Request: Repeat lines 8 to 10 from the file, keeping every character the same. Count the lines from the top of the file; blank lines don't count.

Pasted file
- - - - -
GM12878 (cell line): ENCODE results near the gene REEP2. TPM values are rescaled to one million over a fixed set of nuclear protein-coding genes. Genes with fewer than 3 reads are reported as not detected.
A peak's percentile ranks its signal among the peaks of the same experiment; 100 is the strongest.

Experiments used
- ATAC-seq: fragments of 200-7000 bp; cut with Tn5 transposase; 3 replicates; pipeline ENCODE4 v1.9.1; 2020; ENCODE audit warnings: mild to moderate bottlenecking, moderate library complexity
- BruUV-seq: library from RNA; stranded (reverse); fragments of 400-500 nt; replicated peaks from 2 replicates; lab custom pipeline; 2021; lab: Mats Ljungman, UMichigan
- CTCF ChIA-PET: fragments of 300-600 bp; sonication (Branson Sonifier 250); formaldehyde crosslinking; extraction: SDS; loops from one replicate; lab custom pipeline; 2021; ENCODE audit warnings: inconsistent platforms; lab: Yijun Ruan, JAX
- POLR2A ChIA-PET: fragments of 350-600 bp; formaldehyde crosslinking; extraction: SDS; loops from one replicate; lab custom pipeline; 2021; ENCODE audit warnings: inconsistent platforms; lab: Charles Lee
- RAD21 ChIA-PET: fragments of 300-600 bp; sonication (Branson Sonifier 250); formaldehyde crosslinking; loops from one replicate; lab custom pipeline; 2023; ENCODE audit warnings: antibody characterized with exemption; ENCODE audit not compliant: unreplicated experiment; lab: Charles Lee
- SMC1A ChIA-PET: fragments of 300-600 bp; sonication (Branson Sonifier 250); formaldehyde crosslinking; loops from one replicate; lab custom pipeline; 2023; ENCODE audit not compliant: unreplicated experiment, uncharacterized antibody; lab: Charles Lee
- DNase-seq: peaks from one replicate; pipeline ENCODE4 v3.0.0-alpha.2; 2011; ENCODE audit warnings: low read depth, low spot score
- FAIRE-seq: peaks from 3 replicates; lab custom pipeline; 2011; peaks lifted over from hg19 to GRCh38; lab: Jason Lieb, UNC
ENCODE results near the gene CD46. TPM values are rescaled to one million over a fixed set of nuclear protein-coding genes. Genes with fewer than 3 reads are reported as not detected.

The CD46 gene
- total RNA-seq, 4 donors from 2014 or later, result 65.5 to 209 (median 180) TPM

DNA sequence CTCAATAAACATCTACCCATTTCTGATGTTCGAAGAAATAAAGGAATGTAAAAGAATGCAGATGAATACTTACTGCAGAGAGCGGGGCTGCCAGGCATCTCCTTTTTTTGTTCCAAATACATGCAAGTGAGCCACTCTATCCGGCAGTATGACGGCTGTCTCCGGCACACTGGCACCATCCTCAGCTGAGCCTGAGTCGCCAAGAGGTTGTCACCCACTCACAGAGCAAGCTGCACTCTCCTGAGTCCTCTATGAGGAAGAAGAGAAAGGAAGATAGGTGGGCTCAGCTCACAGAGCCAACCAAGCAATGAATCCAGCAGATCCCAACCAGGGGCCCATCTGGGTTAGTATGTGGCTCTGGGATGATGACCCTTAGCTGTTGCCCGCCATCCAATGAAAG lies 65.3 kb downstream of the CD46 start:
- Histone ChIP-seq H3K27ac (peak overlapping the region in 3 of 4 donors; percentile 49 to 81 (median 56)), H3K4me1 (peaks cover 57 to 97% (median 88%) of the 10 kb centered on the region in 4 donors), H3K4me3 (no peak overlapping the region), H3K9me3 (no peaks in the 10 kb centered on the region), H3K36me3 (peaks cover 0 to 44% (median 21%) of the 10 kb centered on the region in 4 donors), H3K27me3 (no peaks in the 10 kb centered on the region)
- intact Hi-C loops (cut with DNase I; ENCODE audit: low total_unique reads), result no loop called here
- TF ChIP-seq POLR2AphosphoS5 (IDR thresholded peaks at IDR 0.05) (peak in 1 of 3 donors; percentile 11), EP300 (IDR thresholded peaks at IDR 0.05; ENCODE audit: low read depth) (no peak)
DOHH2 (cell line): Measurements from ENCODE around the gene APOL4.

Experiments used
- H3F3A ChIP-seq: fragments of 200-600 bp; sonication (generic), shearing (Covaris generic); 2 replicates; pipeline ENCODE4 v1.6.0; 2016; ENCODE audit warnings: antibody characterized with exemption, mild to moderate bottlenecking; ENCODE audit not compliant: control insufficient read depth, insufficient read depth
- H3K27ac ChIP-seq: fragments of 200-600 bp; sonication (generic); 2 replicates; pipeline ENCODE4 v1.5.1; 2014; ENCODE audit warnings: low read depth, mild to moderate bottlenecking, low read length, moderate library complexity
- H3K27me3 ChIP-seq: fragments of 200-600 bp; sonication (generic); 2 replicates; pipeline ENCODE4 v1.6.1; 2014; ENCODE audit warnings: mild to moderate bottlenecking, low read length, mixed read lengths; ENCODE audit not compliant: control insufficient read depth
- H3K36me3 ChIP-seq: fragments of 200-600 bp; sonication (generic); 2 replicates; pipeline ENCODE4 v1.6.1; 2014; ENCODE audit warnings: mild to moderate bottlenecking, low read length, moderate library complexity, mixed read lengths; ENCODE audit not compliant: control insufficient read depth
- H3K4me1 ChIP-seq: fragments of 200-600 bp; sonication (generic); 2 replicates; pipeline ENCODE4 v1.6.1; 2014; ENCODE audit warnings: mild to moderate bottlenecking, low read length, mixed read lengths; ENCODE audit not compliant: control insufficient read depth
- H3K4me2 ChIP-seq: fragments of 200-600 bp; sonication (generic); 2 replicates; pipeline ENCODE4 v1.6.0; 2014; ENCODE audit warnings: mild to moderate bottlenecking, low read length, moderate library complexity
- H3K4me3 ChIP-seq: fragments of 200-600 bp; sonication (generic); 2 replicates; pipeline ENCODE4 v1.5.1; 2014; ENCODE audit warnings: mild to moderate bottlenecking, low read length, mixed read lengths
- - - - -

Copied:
- RAD21 ChIA-PET: fragments of 300-600 bp; sonication (Branson Sonifier 250); formaldehyde crosslinking; loops from one replicate; lab custom pipeline; 2023; ENCODE audit warnings: antibody characterized with exemption; ENCODE audit not compliant: unreplicated experiment; lab: Charles Lee
- SMC1A ChIA-PET: fragments of 300-600 bp; sonication (Branson Sonifier 250); formaldehyde crosslinking; loops from one replicate; lab custom pipeline; 2023; ENCODE audit not compliant: unreplicated experiment, uncharacterized antibody; lab: Charles Lee
- DNase-seq: peaks from one replicate; pipeline ENCODE4 v3.0.0-alpha.2; 2011; ENCODE audit warnings: low read depth, low spot score